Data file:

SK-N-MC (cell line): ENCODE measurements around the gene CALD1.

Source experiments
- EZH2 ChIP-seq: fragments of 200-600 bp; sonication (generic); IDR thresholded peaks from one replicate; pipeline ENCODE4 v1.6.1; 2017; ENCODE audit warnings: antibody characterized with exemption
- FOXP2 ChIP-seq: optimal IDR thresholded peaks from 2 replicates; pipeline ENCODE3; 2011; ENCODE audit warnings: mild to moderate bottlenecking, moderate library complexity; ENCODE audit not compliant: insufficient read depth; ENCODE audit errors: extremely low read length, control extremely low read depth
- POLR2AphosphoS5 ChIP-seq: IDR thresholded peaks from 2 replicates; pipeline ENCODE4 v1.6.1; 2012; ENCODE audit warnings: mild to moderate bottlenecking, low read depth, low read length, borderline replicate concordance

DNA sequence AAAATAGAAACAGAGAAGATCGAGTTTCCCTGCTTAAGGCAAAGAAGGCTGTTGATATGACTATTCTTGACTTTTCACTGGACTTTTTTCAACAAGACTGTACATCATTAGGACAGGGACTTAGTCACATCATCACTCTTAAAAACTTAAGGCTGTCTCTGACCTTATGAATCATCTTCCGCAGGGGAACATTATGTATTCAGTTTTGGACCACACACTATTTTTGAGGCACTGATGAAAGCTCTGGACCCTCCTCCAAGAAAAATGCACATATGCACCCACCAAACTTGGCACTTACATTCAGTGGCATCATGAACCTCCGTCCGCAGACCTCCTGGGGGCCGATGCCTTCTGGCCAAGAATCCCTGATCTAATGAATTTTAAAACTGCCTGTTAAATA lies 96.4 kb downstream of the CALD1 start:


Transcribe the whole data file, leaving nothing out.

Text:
SK-N-MC (cell line): ENCODE measurements around the gene CALD1.

Source experiments
- EZH2 ChIP-seq: fragments of 200-600 bp; sonication (generic); IDR thresholded peaks from one replicate; pipeline ENCODE4 v1.6.1; 2017; ENCODE audit warnings: antibody characterized with exemption
- FOXP2 ChIP-seq: optimal IDR thresholded peaks from 2 replicates; pipeline ENCODE3; 2011; ENCODE audit warnings: mild to moderate bottlenecking, moderate library complexity; ENCODE audit not compliant: insufficient read depth; ENCODE audit errors: extremely low read length, control extremely low read depth
- POLR2AphosphoS5 ChIP-seq: IDR thresholded peaks from 2 replicates; pipeline ENCODE4 v1.6.1; 2012; ENCODE audit warnings: mild to moderate bottlenecking, low read depth, low read length, borderline replicate concordance

DNA sequence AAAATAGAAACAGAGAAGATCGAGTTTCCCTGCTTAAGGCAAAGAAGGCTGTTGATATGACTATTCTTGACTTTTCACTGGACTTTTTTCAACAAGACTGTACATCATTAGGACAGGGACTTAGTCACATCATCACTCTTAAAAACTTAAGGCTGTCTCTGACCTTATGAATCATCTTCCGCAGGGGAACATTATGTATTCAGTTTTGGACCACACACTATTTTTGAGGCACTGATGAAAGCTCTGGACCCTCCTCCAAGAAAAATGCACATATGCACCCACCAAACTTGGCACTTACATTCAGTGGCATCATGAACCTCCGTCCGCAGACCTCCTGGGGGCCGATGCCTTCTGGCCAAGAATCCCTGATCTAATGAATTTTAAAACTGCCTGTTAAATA lies 96.4 kb downstream of the CALD1 start: